It's a good idea to consider planning permission before building anything in your back garden – especially if it is a 10,000 sq ft leisure complex with a casino, cinema and bowling alley.
A Gloucestershire accountant now has just weeks to demolish his project or face legal action after building his own private leisure centre without planning permission.
The development built by Graham Wildin, 65, includes a a two-lane bowling alley, a 16 seat cinema, squash courts, private casino and bar.
The development, which he says he built for his children and grandchildren, also has a 25ft tall three-storey doll's house, a soft play area and indoor tennis and badminton courts.
He refused to disclose how much it had cost.
Mr Wildin claims that when it was built in 2013, he made sure it "couldn't be seen by anybody".
He spent more than a year building the luxury centre behind his house in Cinderford, Gloucestershire, which he said he believed was a "permitted development" under planning rules.
The accountant said that he dug out 9,000 tons of soil and constructed the building 18ft below ground level.
He said: "If you look at the building from the street you can't see it at all, you can maybe just see a fence. You'd have to be in a helicopter to see it.
"I looked at the rules permitting development before I started, they are very generous rules."
But the grandfather-of-five has just weeks left to comply with a council enforcement notice instructing him to tear the building down – or face prosecution.
In 2015 a planning inspector backed officials at Forest of Dean District Council who said he had to demolish the building.
He was given two years to comply with the enforcement notice after the planning inspectorate ruled that the building is a "bulky structure".
They added it was "totally out of scale and proportion with the surrounding development".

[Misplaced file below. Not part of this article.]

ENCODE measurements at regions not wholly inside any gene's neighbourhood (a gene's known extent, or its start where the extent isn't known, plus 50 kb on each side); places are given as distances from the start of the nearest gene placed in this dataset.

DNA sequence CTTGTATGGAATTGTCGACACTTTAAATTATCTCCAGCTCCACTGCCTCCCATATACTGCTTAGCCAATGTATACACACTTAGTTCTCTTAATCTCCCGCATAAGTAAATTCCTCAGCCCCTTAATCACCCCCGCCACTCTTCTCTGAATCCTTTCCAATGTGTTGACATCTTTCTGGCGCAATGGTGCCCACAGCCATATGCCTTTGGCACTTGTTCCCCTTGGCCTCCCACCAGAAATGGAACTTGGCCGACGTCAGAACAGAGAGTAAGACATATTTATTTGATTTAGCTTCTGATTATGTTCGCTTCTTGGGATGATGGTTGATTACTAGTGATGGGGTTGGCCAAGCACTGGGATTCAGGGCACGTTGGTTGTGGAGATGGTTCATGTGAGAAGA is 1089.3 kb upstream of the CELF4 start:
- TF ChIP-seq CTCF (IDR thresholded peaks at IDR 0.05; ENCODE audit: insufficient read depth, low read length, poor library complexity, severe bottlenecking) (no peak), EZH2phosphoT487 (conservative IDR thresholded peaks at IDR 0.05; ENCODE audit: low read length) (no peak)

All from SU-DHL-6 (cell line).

But less than three months before time runs out there is no sign of any demolition work taking place and Mr Wildin is adamant that the leisure centre will remain standing.
He said: "It's not coming down. That is definite. The council have given notice at the end of which they will have to decide whether they are going to do anything or not, but there are a lot of legal issues involved."
Speaking in 2015 he said: "I'm doing this for my family, I'm not hurting anybody.
"This is my family home, all my children and my grandchildren come to visit, it's the place they all go.
"Nobody really knows it's there, if all this fuss hadn't been kicked up nobody would know it was there.
"I have spoken to all my neighbours and none are bothered, they have all written letters of support to the council."
But neighbours now say they are concerned that bulldozers will be unable to get to the complex because there were other buildings in the way.
Andrew Buckmaster, who lives nearby, said that the development should have been stopped earlier.
"I don't think he will take it down. He is going to build a house in front of it, which he has planning permission for, so how will they be able to get back there and take it down?" he said.
A spokesman for Forest of Dean District Council said: "There is an enforcement notice requiring the removal of unauthorised development at 24 Meendhurst Road, Cinderford.
"Mr Wildin has until the 7th of July 2017 to comply with the notice which has been endorsed by a planning inspector.
"Once the period for compliance with the notice has expired, Mr Wildin will be liable to further action, including prosecution in the courts for a breach of the notice.
"Due to the possibility of legal action it would be inappropriate for us to comment further at this time."